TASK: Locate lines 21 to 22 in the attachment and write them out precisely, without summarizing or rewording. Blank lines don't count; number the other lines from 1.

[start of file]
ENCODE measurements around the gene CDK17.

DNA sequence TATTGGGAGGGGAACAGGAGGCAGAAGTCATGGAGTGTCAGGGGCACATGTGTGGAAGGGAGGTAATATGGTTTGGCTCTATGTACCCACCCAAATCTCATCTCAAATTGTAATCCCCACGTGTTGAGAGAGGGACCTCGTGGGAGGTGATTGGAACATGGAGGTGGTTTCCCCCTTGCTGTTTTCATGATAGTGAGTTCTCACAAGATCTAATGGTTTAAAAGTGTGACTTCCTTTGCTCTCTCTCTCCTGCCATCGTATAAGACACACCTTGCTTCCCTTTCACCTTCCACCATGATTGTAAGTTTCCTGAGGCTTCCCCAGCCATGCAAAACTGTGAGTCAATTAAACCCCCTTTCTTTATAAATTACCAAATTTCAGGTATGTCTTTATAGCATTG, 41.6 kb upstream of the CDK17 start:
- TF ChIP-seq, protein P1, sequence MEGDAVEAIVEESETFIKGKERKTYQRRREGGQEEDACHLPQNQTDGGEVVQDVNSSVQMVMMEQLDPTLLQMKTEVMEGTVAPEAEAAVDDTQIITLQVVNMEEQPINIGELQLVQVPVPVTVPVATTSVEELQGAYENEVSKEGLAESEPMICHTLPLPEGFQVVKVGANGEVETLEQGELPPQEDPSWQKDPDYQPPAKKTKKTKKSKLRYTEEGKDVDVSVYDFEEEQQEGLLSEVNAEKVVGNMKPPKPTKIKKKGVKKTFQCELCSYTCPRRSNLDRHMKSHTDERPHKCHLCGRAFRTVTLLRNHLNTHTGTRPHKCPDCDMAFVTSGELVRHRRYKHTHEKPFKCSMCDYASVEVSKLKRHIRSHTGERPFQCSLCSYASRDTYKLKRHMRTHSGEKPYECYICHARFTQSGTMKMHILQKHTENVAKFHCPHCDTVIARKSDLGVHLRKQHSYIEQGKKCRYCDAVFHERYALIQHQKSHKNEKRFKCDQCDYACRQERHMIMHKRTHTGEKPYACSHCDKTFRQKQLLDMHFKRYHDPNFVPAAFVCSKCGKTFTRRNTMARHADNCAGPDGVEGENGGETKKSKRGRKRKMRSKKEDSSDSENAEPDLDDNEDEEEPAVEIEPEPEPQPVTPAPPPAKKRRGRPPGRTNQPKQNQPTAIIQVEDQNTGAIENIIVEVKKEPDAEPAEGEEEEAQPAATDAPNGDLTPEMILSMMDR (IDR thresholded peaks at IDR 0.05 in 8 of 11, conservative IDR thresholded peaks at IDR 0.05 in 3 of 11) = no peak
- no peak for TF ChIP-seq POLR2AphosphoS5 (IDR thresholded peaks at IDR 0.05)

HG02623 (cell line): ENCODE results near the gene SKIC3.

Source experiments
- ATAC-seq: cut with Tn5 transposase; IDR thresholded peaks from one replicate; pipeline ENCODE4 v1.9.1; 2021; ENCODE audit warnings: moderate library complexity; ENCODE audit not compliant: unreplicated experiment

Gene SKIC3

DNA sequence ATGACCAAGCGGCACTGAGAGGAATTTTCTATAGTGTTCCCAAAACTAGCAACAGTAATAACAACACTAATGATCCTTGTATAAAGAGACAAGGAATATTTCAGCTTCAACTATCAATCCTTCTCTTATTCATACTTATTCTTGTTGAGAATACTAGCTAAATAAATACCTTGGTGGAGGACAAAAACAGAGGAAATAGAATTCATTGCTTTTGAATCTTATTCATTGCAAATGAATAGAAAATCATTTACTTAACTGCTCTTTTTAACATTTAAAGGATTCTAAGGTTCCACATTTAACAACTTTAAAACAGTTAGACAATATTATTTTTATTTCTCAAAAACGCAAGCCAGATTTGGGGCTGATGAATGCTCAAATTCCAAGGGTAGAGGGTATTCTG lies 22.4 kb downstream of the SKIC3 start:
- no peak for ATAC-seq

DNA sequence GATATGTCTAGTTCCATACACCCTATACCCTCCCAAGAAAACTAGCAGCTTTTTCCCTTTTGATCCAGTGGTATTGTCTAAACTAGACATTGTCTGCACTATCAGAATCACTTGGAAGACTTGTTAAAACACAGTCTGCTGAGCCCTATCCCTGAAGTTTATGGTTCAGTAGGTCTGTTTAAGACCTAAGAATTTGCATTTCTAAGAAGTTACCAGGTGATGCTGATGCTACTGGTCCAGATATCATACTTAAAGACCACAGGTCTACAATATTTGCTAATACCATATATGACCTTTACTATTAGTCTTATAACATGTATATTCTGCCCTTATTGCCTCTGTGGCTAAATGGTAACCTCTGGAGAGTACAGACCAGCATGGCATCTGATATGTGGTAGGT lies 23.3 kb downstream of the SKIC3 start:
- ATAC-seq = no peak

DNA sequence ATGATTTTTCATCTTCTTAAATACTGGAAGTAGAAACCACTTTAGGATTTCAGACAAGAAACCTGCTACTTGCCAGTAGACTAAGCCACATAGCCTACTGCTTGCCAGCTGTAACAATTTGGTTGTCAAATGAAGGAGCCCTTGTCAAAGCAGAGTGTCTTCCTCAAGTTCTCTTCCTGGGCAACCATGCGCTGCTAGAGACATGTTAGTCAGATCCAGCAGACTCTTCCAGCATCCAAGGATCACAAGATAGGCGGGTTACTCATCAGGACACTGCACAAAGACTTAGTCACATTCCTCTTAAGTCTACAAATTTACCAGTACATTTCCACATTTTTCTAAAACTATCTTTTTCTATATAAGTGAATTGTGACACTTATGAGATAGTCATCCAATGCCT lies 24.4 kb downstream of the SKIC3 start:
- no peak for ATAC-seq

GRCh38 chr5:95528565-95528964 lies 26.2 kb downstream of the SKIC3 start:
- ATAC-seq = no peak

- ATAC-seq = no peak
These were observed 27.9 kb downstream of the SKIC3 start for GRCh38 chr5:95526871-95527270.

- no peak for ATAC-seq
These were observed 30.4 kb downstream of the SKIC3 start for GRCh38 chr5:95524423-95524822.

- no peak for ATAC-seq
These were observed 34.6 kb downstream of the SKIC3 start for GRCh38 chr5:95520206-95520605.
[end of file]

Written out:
- no peak for ATAC-seq
These were observed 34.6 kb downstream of the SKIC3 start for GRCh38 chr5:95520206-95520605.